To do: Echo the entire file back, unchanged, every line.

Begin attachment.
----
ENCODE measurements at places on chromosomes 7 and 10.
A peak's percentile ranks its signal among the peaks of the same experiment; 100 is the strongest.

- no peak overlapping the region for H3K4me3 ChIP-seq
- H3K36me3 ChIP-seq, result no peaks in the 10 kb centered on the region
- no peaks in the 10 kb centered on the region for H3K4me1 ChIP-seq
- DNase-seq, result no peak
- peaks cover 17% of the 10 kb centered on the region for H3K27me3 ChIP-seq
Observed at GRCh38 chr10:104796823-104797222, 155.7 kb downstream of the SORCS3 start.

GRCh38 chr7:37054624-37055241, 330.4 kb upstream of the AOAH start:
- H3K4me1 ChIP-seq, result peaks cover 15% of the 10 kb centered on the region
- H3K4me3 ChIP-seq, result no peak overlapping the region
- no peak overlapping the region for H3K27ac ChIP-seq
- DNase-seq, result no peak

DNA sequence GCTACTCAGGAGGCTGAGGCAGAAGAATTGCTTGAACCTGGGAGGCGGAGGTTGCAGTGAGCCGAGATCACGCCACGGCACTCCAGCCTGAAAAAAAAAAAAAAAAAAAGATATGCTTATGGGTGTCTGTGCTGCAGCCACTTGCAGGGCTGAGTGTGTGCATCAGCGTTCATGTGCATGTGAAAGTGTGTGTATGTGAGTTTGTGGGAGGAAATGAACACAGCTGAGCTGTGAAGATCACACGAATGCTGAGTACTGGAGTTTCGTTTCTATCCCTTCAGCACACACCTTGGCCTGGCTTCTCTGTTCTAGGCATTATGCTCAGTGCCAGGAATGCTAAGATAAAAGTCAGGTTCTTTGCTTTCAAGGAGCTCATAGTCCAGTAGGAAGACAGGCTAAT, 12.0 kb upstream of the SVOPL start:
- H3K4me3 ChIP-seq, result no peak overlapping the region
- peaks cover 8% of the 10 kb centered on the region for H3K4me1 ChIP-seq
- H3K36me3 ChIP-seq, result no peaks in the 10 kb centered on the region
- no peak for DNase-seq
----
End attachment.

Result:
ENCODE measurements at places on chromosomes 7 and 10.
A peak's percentile ranks its signal among the peaks of the same experiment; 100 is the strongest.

- no peak overlapping the region for H3K4me3 ChIP-seq
- H3K36me3 ChIP-seq, result no peaks in the 10 kb centered on the region
- no peaks in the 10 kb centered on the region for H3K4me1 ChIP-seq
- DNase-seq, result no peak
- peaks cover 17% of the 10 kb centered on the region for H3K27me3 ChIP-seq
Observed at GRCh38 chr10:104796823-104797222, 155.7 kb downstream of the SORCS3 start.

GRCh38 chr7:37054624-37055241, 330.4 kb upstream of the AOAH start:
- H3K4me1 ChIP-seq, result peaks cover 15% of the 10 kb centered on the region
- H3K4me3 ChIP-seq, result no peak overlapping the region
- no peak overlapping the region for H3K27ac ChIP-seq
- DNase-seq, result no peak

DNA sequence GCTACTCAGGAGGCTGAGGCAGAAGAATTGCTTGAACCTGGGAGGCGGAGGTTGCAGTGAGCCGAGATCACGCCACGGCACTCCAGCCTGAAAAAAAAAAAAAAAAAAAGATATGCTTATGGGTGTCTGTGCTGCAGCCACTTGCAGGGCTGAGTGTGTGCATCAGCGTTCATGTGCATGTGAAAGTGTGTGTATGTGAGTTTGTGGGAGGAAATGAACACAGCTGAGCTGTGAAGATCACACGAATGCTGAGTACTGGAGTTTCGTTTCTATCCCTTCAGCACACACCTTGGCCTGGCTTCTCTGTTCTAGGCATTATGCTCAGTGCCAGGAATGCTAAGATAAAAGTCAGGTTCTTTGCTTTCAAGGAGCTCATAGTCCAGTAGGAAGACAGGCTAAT, 12.0 kb upstream of the SVOPL start:
- H3K4me3 ChIP-seq, result no peak overlapping the region
- peaks cover 8% of the 10 kb centered on the region for H3K4me1 ChIP-seq
- H3K36me3 ChIP-seq, result no peaks in the 10 kb centered on the region
- no peak for DNase-seq